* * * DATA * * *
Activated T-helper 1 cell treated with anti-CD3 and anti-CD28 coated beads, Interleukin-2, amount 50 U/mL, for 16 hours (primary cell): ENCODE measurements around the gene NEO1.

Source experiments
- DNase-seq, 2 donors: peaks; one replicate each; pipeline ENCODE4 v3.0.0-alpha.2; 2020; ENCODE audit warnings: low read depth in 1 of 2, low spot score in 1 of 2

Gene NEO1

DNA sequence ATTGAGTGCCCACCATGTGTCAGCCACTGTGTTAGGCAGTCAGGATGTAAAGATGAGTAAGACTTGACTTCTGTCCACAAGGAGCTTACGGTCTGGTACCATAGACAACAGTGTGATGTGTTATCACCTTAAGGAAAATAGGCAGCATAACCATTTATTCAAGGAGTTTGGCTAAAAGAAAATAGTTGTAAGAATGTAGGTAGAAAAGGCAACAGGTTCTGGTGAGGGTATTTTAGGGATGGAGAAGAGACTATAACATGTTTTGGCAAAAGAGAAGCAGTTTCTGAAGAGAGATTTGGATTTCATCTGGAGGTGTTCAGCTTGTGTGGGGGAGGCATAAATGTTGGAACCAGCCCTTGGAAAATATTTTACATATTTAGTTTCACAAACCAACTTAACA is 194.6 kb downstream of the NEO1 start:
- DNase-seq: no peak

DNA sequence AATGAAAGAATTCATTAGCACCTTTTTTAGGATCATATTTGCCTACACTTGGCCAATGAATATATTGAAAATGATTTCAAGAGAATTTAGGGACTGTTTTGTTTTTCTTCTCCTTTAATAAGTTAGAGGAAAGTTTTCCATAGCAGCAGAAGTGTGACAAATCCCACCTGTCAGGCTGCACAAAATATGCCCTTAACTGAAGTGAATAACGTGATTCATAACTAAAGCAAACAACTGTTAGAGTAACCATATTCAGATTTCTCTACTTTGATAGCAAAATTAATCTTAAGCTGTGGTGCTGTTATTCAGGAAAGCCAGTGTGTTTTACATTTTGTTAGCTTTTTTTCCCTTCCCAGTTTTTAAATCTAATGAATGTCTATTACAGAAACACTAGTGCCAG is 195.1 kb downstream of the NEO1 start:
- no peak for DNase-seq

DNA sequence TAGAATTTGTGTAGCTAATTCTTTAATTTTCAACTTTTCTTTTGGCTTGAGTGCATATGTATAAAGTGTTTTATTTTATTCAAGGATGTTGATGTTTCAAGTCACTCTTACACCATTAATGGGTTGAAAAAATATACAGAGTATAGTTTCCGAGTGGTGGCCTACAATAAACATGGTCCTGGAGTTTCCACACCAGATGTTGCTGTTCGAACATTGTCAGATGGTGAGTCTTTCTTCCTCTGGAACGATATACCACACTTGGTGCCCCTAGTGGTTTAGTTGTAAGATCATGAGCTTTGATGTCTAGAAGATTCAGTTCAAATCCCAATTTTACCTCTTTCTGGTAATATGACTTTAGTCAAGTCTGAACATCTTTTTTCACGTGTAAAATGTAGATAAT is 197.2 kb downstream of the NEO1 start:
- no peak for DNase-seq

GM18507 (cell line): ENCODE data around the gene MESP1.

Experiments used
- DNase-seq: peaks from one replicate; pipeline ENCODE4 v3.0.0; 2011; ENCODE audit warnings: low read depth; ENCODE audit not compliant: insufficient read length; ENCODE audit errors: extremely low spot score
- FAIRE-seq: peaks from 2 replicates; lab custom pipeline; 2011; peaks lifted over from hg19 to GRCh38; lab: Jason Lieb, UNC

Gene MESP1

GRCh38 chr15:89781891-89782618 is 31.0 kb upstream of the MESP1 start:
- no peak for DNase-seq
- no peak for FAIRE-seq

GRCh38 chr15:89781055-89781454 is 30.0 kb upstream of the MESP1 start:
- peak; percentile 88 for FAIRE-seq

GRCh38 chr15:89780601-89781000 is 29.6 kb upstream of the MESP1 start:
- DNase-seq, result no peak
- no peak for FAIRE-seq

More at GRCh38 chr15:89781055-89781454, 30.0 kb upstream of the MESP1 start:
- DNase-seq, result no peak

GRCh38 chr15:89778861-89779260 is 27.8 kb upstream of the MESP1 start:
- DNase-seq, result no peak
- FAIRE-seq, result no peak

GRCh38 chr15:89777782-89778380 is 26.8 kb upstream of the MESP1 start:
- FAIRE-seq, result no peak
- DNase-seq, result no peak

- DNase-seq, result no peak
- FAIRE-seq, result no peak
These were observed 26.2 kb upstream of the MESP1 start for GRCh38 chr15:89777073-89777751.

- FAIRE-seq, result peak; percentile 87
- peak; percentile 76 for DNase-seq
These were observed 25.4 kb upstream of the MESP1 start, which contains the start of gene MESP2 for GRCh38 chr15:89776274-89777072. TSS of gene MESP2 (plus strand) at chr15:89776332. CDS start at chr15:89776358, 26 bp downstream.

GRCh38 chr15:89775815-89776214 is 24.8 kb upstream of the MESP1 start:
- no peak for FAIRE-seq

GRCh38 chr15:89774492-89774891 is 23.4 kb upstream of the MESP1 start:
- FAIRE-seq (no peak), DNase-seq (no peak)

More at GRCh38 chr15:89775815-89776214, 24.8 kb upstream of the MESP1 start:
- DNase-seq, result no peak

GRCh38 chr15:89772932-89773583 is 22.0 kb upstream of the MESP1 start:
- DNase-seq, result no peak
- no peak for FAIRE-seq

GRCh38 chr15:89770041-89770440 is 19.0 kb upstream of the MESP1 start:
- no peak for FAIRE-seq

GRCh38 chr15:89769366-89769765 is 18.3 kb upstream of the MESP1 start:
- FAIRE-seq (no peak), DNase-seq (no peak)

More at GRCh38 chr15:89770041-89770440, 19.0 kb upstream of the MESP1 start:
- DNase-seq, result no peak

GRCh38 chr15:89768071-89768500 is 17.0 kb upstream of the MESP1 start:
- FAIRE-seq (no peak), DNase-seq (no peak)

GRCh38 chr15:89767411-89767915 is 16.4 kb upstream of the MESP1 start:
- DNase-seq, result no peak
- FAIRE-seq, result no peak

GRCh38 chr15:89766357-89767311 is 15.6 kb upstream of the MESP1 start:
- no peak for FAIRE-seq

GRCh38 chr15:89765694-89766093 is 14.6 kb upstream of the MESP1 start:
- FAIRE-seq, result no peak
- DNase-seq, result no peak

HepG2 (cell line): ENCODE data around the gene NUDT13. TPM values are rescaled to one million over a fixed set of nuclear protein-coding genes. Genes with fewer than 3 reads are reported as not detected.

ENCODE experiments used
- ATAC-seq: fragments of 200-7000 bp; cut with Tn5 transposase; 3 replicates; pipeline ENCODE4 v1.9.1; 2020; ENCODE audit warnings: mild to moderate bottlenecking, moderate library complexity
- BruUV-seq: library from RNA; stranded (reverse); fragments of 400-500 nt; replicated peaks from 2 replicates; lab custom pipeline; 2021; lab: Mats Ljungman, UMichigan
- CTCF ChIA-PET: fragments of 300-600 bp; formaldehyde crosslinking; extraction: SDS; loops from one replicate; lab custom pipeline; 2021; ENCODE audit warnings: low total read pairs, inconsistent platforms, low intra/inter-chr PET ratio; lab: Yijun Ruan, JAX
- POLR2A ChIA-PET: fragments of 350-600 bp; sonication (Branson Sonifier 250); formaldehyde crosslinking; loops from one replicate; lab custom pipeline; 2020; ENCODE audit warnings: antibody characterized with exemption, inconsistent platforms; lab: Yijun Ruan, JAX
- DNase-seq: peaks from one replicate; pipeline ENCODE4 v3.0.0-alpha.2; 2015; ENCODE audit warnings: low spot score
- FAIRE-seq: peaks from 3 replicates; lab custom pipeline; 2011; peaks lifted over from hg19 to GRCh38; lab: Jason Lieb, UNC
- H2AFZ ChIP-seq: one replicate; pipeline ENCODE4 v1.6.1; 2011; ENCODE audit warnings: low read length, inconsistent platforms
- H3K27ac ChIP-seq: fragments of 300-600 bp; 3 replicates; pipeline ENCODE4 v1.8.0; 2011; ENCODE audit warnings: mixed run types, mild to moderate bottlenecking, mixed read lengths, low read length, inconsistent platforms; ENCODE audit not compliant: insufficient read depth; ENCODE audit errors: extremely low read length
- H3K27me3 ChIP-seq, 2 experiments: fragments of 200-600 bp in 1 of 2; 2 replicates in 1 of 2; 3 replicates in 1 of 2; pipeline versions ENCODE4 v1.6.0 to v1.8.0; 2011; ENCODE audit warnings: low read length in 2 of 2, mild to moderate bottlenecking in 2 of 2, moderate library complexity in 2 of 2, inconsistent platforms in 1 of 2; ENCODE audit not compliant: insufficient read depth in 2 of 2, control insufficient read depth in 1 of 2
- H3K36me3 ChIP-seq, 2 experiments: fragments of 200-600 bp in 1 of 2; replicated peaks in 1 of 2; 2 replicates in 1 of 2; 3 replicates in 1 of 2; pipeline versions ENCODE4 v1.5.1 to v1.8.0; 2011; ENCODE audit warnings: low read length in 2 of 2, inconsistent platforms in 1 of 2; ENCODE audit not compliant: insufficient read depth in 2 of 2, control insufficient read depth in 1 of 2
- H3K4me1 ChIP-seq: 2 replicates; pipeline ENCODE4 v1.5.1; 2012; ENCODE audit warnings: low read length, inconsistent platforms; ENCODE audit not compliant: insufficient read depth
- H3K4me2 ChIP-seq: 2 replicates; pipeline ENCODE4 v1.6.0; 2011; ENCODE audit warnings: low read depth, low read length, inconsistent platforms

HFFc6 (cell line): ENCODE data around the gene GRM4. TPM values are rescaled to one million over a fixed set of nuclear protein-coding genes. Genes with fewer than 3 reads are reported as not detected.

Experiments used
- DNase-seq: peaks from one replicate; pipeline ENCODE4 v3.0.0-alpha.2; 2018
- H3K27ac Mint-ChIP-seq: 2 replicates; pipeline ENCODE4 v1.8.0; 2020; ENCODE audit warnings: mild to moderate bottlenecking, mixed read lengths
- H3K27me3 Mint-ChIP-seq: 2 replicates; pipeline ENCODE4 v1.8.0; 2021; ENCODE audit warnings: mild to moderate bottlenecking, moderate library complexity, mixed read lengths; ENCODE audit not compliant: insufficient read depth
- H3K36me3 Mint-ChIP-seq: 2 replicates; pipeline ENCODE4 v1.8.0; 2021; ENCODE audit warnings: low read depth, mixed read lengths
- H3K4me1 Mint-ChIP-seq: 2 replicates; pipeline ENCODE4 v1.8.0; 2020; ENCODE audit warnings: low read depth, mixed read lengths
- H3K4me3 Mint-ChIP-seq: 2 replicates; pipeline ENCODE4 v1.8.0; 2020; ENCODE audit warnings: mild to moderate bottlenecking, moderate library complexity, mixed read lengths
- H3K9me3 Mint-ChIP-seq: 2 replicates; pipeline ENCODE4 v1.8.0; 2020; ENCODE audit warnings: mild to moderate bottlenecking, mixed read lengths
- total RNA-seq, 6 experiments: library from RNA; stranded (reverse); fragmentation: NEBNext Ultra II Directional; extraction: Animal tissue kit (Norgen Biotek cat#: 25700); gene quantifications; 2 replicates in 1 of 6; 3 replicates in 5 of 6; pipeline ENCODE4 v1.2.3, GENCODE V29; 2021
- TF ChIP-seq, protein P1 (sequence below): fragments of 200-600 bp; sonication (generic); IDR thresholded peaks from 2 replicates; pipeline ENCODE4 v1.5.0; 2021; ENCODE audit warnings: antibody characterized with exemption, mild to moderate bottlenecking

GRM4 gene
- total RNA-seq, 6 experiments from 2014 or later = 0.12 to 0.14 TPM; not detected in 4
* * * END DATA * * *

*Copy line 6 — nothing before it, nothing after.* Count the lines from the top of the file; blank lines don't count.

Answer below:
- DNase-seq: no peak